Thailand, formerly known as Siam, has a total of eight cat breeds that are either native to the country or were widely developed within the country, which is a significant number of very distinctive and highly individual breeds! Most of us could come up with the Siamese cat as a native of Thailand if we thought hard enough about it, but do you know about the other seven Thai breeds too?
In this article, we will introduce you to the eight cat breeds that are native to or originate from Thailand, along with some basic information on each of them. Read on to learn more!
The Siamese cat is the breed that most people think of first when they think of cats native to Thailand, and the Siamese cat is in fact one of the most popular pedigree breeds within the UK. They are distinctive thanks to their oriental, rather angular appearance and colour points, and also thanks to their very distinctive meow that they use very freely! The Siamese cat has also contributed to the breed pools of various other breeds of cat across the world, and is one of the oldest recognised individual breeds of cat in its own right.
The Burmese cat hails from Burma, and the vast majority of all modern Burmese cats can be traced back to one common female ancestor, named Wong Mau. The Burmese breed was founded in the 1930’s when Wong Mau was crossed with a Siamese cat, and the Burmese has long been recognised as a breed in its own right. The Burmese appearance is much more rounded and less angular than the Siamese cat, but the Burmese does still retain a loud, distinctive meow, and is known to be very chatty and also very playful!
The Korat cat has a handsome blue-grey coat, and is one of the oldest natural breeds of cat that is native to Thailand. They are known within Thailand as the “good luck cat,” and up until very recently were very rarely offered for sale, instead generally being given as gifts. It was particularly common in the past for a newlywed couple to be given a pair of Korat cats as a wedding gift by their family.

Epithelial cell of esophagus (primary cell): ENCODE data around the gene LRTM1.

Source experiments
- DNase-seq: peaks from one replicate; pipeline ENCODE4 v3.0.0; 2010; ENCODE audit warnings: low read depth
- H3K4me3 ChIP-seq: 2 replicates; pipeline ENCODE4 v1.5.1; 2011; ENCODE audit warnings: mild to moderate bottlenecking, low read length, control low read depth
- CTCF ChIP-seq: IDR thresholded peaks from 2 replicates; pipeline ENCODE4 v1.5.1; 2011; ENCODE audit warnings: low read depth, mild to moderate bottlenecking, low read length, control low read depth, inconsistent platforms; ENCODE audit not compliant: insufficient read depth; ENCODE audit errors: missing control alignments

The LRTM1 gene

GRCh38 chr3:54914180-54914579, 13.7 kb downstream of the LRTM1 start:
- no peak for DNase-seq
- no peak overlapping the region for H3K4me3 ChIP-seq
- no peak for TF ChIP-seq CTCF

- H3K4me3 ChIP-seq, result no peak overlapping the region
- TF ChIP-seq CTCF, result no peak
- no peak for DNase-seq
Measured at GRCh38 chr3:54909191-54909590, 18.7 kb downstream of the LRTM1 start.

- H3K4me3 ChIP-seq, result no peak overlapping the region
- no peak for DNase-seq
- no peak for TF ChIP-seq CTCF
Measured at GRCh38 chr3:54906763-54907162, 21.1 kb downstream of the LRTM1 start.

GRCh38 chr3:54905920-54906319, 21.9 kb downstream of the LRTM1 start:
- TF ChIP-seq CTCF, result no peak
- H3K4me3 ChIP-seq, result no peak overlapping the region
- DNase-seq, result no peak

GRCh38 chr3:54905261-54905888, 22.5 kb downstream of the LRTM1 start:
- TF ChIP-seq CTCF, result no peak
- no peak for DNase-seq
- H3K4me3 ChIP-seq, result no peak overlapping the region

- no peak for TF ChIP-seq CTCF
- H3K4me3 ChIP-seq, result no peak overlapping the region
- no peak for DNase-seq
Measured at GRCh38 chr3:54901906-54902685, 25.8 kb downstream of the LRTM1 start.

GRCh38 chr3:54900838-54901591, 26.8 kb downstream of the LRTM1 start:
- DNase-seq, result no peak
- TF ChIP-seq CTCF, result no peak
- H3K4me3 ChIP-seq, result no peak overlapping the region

They are stocky and rather heavy for their size, and are playful, active and very adventurous! They are very friendly and affectionate with their owners, and love the company of both adults and children of all ages.
The Khao Manee is very widely distributed and well known within Thailand, but across the rest of the world they are relatively uncommon, and are classed as a rare breed. They are also referred to as the Diamond Eye cat, and the most favoured eye colour for the breed consists of one gold eye and one blue eye, although the breed can also be found with matching eyes in either gold or blue. The Khao Manee has a pure white coat that is short, smooth and very strokeable, and they have a known history going back for thousands of years.
The Havana brown cat shares some physical similarities with both the Siamese cat and the oriental shorthair, and the breed was in fact produced in the early stages by breeding Siamese cats with domestic black cats. The Havana brown is of course closely related to the Siamese cat, and they are known in some circles as the self-coloured Siamese, or non-blue eyed Siamese. They have a documented history going back to the 1800’s at least, and are one of the most common breeds to still be outcrossed with the Siamese cat.
The Bombay cat is a close relative of the Burmese cat, with the Burmese cat being one of the core founding breeds for the Bombay. They were produced through crossings of the sable Burmese with black American shorthair cats, and are very similar in appearance and temperament to the Burmese cat, but have a pure black coat, skin and paws with no other colour permitted.
The oriental shorthair is again closely related to the Siamese cat, and their size, shape and build has a lot in common with the Siamese. The core difference within the breeds comes down to their coat colours and patterns, and the oriental can be found in a much greater range of colours and styles, including tabby, pure white and various other combinations.
They have a distinctive triangular head with large ears, and like the Siamese, very much enjoy the company of people, and tend to be very chatty and vocal!
The Thai cat is one of the most ancient of Thai cat breeds, but one that has only recently been classified. They are a natural breed that descends from the landrace cats of Thailand, and are again closely related to the Siamese cat, but are thought to have more historical origins. The Thai cat is sometimes known as the Traditional, Old-style or Classical Siamese, and almost certainly formed the very basis of the modern Siamese breed as we know it today.